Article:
Fed rate hike expected next week, three hikes expected in 2018: Reuters poll
The U.S. Federal Reserve is almost certain to raise interest rates later this month, according to a Reuters poll of economists, a majority of whom now expect three more rate rises next year compared with two when surveyed just weeks ago. The results, from a survey taken just before the U.S. Senate voted to pass tax cuts that are expected to add about $1.4 trillion to the national debt over the next decade, show economists were already becoming more convinced that rates will need to go even higher. While about 80 percent of economists surveyed in October said such tax cuts were not necessary, the passage of the bill, President Donald Trump’s first major legislative success, means the forecast risks have shifted toward higher rates, and faster. The poll’s newly raised expectations for three rate rises next year are now in line with the Fed’s own projections. But they come despite a split among U.S. policymakers on the outlook for inflation, which has remained persistently low. That is a similar challenge faced by other major central banks, who are generally turning away from easy monetary policy put in place since the financial crisis, looking through still-weak wage inflation and overall price pressures for now.
UK factories plan to ramp up investment
British factories intend to increase investment at the strongest pace in four years, adding to signs that manufacturing will help support an otherwise sluggish economy in 2018, an industry survey showed on Monday. Europe’s fast-recovering economy has helped Britain’s factory sector grow quickly at the end of 2017, according to the quarterly report from manufacturing association EEF and accountants BDO. Other surveys in recent weeks have also shown a pickup in British manufacturing activity. Still, the sector makes up only a tenth of overall British economic output and growth in the services sector — which is roughly eight times as big — has been patchier. Higher inflation largely caused by the fall in the pound after last year’s Brexit vote has pushed up costs for households and businesses this year, contributing to Britain’s lagging economic performance compared with European peers. The Confederation of British Industry on Monday predicted economic growth of around 1.5 percent this year will be repeated in 2018, describing Britain’s performance as “steady but subdued”.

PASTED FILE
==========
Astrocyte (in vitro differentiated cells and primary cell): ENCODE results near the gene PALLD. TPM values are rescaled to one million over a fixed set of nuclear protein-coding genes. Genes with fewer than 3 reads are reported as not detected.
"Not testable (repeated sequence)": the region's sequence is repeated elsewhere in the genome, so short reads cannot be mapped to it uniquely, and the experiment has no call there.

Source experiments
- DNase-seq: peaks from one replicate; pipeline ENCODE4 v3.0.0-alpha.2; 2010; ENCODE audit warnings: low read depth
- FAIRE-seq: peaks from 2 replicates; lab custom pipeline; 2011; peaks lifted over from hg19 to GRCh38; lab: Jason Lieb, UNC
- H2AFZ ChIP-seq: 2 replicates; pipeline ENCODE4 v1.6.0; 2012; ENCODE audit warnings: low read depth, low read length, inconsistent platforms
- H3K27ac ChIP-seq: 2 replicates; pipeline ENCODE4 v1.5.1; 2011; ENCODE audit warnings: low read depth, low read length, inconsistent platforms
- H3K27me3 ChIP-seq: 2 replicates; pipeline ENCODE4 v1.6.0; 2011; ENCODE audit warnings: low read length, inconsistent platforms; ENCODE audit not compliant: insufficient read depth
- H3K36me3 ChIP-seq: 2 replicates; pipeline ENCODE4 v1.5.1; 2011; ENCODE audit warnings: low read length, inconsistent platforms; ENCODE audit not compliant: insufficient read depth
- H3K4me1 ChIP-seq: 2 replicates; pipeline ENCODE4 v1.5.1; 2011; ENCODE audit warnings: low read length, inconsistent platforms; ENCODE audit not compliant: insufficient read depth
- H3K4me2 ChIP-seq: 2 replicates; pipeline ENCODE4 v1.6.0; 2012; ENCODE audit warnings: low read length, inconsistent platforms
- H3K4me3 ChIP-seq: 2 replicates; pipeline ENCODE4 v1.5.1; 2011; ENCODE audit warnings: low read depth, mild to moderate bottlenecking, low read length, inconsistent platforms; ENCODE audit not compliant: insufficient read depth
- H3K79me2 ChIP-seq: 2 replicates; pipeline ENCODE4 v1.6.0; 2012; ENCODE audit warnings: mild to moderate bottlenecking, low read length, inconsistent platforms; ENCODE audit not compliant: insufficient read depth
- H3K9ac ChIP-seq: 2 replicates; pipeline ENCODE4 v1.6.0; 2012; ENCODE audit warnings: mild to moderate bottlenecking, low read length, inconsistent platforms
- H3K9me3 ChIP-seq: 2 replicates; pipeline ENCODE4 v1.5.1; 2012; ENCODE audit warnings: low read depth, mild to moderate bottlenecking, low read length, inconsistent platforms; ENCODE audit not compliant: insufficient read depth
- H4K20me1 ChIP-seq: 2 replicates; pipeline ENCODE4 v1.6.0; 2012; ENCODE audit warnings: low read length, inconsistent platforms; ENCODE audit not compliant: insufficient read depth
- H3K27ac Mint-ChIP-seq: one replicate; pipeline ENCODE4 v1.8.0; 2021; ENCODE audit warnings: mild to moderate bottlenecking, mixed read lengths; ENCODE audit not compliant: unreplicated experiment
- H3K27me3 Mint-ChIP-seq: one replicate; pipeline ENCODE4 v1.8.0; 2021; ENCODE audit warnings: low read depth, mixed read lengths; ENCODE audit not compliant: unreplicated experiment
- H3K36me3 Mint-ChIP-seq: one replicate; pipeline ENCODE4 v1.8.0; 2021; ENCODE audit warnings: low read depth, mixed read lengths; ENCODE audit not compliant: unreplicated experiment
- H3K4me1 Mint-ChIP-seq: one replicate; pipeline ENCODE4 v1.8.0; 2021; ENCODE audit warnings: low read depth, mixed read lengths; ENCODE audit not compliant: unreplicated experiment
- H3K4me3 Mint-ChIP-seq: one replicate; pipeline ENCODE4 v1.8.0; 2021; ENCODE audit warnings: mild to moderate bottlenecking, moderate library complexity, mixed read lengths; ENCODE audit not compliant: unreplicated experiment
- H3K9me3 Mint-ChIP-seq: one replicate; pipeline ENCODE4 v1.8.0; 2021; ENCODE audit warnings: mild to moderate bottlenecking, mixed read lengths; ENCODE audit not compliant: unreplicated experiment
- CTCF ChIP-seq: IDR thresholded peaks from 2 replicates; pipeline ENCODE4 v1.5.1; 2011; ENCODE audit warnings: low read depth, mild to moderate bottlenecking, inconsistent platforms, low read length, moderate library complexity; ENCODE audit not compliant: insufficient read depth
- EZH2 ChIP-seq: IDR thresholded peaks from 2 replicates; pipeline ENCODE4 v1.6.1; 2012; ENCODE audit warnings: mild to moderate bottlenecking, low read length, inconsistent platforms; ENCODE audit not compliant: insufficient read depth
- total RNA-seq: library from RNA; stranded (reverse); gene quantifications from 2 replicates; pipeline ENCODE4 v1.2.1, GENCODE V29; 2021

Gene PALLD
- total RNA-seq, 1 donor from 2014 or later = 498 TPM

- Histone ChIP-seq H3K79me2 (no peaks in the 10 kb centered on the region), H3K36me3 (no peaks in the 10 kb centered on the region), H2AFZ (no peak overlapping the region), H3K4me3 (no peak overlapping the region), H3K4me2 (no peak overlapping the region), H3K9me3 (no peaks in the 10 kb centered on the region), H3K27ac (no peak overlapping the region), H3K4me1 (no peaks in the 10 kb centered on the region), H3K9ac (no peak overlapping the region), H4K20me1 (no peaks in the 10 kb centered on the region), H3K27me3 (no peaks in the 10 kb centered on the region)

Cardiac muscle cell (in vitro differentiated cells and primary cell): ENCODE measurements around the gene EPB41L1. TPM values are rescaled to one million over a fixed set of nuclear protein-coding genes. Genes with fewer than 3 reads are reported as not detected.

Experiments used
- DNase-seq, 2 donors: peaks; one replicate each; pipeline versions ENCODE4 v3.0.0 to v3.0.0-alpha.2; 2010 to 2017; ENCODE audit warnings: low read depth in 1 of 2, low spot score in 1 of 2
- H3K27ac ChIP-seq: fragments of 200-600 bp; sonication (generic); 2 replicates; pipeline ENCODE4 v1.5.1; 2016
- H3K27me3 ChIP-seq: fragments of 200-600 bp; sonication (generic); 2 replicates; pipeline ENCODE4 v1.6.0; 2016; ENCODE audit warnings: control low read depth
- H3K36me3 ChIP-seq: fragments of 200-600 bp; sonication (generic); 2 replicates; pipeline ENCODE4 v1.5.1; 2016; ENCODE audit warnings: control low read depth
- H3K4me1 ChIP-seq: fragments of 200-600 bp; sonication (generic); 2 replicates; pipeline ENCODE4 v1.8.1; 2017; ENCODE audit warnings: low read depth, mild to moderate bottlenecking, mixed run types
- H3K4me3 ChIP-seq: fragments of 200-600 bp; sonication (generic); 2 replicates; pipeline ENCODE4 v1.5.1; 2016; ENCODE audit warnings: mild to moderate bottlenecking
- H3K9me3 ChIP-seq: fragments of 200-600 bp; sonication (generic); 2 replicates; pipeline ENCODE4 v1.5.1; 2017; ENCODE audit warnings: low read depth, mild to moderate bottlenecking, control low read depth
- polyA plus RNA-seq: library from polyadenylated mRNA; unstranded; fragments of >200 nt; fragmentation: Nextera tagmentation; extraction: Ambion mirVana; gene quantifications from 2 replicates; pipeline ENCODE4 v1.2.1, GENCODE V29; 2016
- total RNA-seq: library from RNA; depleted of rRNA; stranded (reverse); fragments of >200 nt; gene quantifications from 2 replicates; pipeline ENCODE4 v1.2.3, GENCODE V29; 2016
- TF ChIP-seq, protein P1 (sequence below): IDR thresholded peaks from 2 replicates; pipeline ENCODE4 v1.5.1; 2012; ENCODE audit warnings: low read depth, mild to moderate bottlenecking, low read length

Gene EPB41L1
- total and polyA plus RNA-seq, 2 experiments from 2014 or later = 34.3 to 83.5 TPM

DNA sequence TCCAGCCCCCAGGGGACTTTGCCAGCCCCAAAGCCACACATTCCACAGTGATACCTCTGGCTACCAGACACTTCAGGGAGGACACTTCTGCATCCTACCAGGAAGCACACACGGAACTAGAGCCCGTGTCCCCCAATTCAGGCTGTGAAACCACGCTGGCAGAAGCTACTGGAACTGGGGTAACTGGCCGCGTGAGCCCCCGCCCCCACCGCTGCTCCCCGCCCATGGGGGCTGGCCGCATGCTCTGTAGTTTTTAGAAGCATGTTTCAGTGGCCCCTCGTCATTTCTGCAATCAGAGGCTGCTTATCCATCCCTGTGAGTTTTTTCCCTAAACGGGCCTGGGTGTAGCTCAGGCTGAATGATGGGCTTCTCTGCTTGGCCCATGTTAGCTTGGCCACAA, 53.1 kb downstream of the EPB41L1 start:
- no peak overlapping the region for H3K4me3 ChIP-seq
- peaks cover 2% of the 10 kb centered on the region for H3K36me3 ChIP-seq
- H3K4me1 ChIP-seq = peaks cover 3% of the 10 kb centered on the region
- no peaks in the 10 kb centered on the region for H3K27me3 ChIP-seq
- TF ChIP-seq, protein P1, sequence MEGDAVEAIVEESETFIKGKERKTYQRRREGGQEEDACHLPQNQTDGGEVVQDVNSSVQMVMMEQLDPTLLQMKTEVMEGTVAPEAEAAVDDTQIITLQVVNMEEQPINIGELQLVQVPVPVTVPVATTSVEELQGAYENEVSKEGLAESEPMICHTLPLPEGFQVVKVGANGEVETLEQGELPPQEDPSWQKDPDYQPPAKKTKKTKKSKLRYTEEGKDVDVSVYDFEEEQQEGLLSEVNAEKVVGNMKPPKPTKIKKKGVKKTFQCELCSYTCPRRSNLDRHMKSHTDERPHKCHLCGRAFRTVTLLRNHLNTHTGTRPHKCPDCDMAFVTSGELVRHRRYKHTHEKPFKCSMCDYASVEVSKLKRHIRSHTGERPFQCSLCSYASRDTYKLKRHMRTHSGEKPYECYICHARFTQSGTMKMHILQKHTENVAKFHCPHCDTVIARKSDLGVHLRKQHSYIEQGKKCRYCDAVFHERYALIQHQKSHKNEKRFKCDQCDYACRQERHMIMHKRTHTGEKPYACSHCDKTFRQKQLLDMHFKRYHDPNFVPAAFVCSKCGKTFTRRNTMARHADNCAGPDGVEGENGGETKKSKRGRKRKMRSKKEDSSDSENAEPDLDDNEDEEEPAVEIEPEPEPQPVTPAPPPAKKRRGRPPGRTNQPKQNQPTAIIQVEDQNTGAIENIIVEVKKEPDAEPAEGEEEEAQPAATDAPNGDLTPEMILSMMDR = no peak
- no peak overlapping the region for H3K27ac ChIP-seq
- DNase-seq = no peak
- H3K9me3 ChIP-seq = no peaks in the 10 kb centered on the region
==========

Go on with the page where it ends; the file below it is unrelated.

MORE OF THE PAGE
Special Report: Hidden peril awaits China’s banks as property binge fuels mortgage fraud frenzy
When Zhu Chenxia bought a flat early last year from Lei Yarong in the up-market Nanshan district of China’s southern metropolis of Shenzhen, the two women drew up three purchase agreements to cover the deal. Only one was genuine. In the legitimate contract, Zhu agreed to pay Lei 6.49 million yuan (about $980,000) for the 96-square-meter apartment near the city’s border with Hong Kong, according to records filed in a Shenzhen court. With the help of her property agent, Zhu cooked up a second contract with Lei that overstated the value of the flat at 7 million yuan. This one was for the bank. If Zhu had presented her lender with the true purchase price, she would only have been entitled to borrow up to 70 per cent of that amount, or 4.54 million yuan. Chinese regulations stipulate that first-home buyers in some major cities must make a down payment of at least 30 percent to reduce bank exposure to risk. The higher valuation convinced the Bank of China to lend Zhu 4.85 million yuan, leaving the lender less buffer against a price drop.
Fitch: World Growth to Remain Strong in 2018; Reality Checks Await Beyond
Global growth momentum remains strong and is likely to be sustained by an increasingly positive outlook for investment, says Fitch Ratings in its latest Global Economic Outlook (GEO). World growth is now estimated at 3.2% this year and indications are that 2018 will be equally robust with growth to edge up to 3.3% next year. “The lack of global inflation in the face of positive growth surprises is allowing exceptionally accommodative global monetary policy settings to co-exist with strong growth outturns and prospects. However, caution is warranted on how long this combination can persist. Beyond 2018, it seems highly likely that global growth will moderate, while monetary policy conditions will tighten,” said Brian Coulton, Fitch’s Chief Economist. In advanced economies, financial conditions remain very supportive, the drag from fiscal policy tightening has gone, and the investment cycle is firming up. Meanwhile, tight labour markets are bolstering consumer confidence and household spending.